Labour made no mention of such a law change in its election manifesto, but Ardern pushed the Māori wards legislation through Parliament under urgency, allowing less than 48 hours for public submissions.
He Puapua calls for a Māori-centric version of New Zealand’s history in schools, and there is currently a move to rewrite the history curriculum in line with this recommendation.
He Puapua calls for public education programmes, including conscious and subconscious bias training to deal with structural racism, and this is already being promoted by the Public Service Commission.
He Puapua recommends exempting some Māori land from rates, a notion reflected in the Local Government (Rating of Whenua Māori) Amendment Act 2021 passed in April.
Government critics say these moves are confirmation He Puapua is functioning as an undeclared separatist agenda they believe the government has secretly endorsed.
The Ihumātao settlement last December, when protesters forced Fletcher Building to sell 33 hectares to the government for $30 million, is cited as an example of the same agenda, particularly since the deal was made explicitly outside the Treaty of Waitangi process.
Overall, the impression that the Government is intent on subverting the nation’s institutions and constitutional arrangements by stealth risks severely damaging the government’s long trumpeted virtues of openness and transparency.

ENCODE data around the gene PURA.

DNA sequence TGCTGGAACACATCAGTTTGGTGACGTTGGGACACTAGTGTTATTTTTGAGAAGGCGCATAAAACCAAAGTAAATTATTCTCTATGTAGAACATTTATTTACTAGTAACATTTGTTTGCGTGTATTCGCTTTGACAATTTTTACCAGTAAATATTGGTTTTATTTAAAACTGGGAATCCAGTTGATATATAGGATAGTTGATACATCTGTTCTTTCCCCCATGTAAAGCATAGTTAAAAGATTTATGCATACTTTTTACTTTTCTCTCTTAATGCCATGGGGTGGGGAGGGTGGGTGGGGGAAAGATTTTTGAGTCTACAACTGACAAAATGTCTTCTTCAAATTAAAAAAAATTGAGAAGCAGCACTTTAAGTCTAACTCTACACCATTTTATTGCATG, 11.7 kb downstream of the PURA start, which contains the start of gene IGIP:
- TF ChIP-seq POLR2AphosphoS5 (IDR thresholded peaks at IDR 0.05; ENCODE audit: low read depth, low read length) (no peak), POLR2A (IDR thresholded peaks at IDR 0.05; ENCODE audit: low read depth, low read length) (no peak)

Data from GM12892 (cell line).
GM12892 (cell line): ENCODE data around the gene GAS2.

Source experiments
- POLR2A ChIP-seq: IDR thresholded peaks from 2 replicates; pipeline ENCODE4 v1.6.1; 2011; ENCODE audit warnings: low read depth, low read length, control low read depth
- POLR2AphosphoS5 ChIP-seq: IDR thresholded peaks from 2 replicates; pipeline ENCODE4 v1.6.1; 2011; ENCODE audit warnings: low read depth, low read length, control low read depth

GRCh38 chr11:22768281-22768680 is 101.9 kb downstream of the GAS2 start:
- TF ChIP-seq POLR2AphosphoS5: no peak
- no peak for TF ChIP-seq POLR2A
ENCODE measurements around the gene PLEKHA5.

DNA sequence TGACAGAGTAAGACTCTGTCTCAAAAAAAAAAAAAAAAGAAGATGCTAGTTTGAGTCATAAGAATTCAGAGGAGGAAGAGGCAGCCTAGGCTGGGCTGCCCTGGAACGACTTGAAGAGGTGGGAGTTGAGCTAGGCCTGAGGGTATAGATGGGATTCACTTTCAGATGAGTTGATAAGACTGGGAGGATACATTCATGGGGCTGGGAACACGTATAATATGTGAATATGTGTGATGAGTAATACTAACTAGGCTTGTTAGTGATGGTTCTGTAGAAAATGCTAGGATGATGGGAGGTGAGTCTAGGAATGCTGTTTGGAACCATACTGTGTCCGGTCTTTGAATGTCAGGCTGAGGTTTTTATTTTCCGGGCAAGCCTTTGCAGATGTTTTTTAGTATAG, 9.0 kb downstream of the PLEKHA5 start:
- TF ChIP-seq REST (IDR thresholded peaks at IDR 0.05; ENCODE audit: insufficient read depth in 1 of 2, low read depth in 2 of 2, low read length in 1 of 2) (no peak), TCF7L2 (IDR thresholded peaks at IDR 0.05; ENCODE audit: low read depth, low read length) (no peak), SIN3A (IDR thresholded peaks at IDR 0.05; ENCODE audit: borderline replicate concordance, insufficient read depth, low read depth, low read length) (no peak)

He Puapua has never been publicly announced, but a number of recommendations, such as the Māori Health Authority and Māori council wards, have been implemented already without any acknowledgement from government that they are part of a wider plan.
The Labour government needs to explain why they have been implementing He Puapua’s recommendations one by one, without sharing any such wider plan with New Zealanders.
The implementation of the He Puapua recommendations by stealth will only create two systems based on racial division and this will be nothing short of disastrous for New Zealand and its population.
Attempts to racialise New Zealand, is bound to provoke significant public complaint. Government has a duty to uphold the Rule of Law and protect the democratic rights of all New Zealanders.
The implementation of parts of the He Puapua report raises vital issues about what inferences the Crown is allowing and/or encouraging Māori to draw from its recommendations.
Any failure to uphold the equal application of the laws, on the grounds that a separate Māori Health or Justice system will soon replace the long-established principle of “one law for all”, will be taken as proof that this government intends to change profoundly the constitutional arrangements of the New Zealand state.
Such a fundamental change to the manner in which New Zealand is administered, especially one predicated on ethnic and cultural considerations, could have no legitimacy without having first secured the endorsement, by way of referendum, of a majority of New Zealand citizens.
To suggest that the articles of the Treaty of Waitangi in some way obviate the Crown’s need to obtain the consent of the New Zealand electorate before changing the way our country is administered, and by whom, is tantamount to suggesting that the Treaty legally entitles the Crown to extinguish democracy in the Realm of New Zealand without reference to its citizens and in defiance of its laws.
The Labour Government’s silence on these matters is indefensible. A clear statement of its determination to uphold the Principle of One Law for all is long overdue.